1. Identified four wheat lines tolerant to two biotypes of Greenbug. Four wheat lines tolerant to two biotypes of Greenbug were identified. Greenbug aphids not only damage wheat by feeding, but also are vectors of diseases. Finding new sources of resistance is important for breeders and farmers. Hessian fly resistant wheat lines were screened against two biotypes of Greenbug and identified four tolerant lines of wheat. Tolerant wheat lines reduce the selection pressures on the insect and thereby reduce the rate at which new more virulent biotypes emerge. Utilizing tolerance coupled with native resistance to viruses in the wheat provide breeders with germplasm that can be deployed throughout the United States wheat growing regions.
2. Identified genes differentially expressed in Greenbug carrying cereal yellow dwarf virus and Greenbugs that are not carrying the virus. Historically, control of yellow dwarf virus transmission in wheat has proved difficult. Identification of genes within the aphid that potentially control transmission is important as a first step in the control of vectoring the virus. These identified genes can be targeted by potential transgenic wheat lines.
3. Identified ten new sources of Hf resistance in tetraploid wheat that can be used in breeding programs. Hf damage causes severe economic losses to wheat worldwide. While planting resistant wheat cultivars is still the most effective and economical approach to manage this insect pest, development of virulent biotypes poses a threat to breakdown of plant resistance. Hence, there is urgent need to continually identify new and novel sources of Hf resistance. These new resistant wheat lines identified by our group will add to the repertoire of already available resistant cultivars and can be used by breeders and farmers to alleviate Hf damage.
4. Revealed the presence of an effector-based strategy that manipulates the host plant machinery using comparative transcriptome analysis of Hessian fly larvae feeding on host and nonhost plants. The Hf larvae expressed high levels of salivary effector genes to prevent the plant defense proteins from being toxic to the insect gut. Additionally, in the Hf larvae, genes that synthesize nutrients (such as amino acids and polyamines) are expressed at low levels allowing the larvae to utilize the nutrients derived from the host plant. Our results clearly showed how the Hf larvae manipulate the plant as per their needs and also prevent the plant defense toxins from killing the larvae, further revealing the mechanism used by larvae during feeding. This knowledge is immensely useful to researchers to target these insect mechanisms and develop molecular strategies to control this and other economically important cereal pests.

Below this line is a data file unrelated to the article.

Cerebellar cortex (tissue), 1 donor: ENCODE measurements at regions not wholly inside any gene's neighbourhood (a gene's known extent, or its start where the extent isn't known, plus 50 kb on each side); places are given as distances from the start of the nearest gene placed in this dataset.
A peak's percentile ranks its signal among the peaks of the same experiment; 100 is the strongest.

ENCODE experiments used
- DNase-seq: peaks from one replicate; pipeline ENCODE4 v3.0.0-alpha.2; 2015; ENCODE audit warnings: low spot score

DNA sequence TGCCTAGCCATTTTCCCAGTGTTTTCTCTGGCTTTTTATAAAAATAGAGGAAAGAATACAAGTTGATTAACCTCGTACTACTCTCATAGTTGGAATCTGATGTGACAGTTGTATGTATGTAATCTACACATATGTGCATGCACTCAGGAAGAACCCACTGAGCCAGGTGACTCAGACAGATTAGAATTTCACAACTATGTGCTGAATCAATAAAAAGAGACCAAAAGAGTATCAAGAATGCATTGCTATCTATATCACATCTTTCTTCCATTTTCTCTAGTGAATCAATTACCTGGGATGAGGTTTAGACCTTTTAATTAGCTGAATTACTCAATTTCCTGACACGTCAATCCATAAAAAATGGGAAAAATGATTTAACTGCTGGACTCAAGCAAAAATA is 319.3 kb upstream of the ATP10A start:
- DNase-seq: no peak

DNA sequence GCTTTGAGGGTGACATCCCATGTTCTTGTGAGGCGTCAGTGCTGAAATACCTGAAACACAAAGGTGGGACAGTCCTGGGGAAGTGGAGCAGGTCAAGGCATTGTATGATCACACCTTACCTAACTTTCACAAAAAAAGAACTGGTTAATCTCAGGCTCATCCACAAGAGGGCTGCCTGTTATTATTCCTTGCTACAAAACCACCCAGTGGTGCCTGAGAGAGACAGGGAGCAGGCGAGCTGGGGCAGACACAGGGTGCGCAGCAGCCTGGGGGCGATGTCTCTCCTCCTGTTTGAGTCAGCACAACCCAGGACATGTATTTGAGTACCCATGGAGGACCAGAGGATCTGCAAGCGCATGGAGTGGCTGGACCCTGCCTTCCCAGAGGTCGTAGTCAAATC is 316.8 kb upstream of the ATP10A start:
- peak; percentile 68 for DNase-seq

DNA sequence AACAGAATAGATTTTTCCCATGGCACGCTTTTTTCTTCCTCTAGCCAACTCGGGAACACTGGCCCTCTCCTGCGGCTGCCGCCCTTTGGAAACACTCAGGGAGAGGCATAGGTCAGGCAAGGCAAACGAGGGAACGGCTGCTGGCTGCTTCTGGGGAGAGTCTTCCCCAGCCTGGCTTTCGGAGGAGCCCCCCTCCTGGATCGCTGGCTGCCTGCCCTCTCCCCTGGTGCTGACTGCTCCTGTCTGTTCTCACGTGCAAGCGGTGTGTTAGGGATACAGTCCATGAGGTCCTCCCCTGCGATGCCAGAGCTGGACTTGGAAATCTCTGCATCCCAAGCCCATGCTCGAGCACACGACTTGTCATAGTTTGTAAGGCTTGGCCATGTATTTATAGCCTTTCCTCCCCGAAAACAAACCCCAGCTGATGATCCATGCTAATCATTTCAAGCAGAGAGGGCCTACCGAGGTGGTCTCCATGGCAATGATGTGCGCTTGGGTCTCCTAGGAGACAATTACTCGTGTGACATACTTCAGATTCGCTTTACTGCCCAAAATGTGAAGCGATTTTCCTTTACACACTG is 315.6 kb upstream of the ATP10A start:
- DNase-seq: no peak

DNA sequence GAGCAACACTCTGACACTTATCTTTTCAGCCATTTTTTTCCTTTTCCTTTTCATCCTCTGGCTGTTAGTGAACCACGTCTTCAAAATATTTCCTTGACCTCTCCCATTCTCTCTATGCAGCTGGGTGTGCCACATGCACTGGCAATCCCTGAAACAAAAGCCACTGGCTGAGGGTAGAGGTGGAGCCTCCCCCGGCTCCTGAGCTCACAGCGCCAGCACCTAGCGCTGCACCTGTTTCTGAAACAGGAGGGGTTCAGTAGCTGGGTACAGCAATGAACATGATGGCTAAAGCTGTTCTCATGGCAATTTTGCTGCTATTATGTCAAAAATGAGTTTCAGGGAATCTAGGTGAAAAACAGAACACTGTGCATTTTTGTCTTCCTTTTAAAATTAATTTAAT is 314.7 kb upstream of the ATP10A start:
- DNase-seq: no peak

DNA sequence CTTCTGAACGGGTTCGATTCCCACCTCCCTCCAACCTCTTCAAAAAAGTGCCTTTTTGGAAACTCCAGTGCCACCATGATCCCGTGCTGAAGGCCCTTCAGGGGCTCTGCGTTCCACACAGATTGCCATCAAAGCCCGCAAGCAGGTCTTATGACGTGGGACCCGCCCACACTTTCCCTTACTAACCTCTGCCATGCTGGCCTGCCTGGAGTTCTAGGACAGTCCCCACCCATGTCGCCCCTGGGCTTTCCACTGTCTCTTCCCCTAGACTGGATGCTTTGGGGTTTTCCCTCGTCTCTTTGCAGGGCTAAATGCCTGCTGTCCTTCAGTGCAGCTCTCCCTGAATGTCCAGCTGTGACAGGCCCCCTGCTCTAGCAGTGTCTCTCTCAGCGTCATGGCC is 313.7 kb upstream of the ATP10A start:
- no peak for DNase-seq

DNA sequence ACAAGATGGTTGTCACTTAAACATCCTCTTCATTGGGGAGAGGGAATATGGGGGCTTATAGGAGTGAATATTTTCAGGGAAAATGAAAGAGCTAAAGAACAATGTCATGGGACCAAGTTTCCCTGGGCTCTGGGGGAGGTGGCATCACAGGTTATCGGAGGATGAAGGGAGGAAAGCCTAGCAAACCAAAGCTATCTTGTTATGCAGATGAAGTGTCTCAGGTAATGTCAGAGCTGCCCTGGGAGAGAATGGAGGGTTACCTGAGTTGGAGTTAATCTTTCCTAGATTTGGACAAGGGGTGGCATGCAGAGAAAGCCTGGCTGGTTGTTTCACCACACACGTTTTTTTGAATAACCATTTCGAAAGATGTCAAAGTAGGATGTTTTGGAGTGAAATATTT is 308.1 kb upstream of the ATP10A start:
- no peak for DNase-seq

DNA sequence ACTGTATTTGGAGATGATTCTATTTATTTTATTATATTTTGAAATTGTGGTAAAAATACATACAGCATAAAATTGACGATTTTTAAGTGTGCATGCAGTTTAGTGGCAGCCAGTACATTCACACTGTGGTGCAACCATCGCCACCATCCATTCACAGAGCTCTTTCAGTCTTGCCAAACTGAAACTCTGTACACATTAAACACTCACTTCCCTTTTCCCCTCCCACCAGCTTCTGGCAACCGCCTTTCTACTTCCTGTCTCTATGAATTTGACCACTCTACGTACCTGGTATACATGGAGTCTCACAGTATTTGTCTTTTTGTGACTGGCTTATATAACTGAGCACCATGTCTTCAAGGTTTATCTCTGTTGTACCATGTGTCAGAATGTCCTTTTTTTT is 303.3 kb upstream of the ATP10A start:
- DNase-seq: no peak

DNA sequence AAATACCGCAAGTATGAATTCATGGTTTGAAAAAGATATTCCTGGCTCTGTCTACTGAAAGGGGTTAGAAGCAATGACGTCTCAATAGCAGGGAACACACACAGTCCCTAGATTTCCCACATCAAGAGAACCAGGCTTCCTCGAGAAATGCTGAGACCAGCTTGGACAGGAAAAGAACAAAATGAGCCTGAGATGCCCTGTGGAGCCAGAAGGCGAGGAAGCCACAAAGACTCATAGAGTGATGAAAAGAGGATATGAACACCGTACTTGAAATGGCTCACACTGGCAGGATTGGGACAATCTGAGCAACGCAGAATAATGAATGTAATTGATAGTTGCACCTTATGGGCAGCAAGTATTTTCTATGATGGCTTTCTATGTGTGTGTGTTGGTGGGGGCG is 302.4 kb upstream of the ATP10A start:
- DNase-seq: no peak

5. A cell wall degrading enzyme is produced by Hf larvae to breakdown host plant cell wall and establish susceptibility. The tiny mandibles found in the mouth parts of Hf larvae are used for puncturing the plant cell wall but cannot be utilized for chewing. Therefore, it is crucial that nutrition for the developing larva is available in a soluble form rather than solid form. We demonstrated the extra-oral secretion of a cell wall-degrading enzyme from the virulent Hessian fly larvae into susceptible host plant cell, and its role in breakdown of plant cell wall inulin (sugar polymer) into monomers (glucose and fructose) enhancing the nutritional quality of the energy source, in addition to increased levels of amino acids and polyamines in the susceptible host that was documented by our group previously. We also demonstrated increased cell wall permeability in susceptible wheat plants, allowing these nutrients (proteins and sugars) to diffuse to the leaf surface where the virulent larvae are able to suck up the nutrients, thus establishing susceptibility. This is the first report documenting the role of a Hf cell wall degrading enzyme in establishing wheat susceptibility. This enzyme can be targeted in a transgenic approach as an additional molecular strategy for insect control.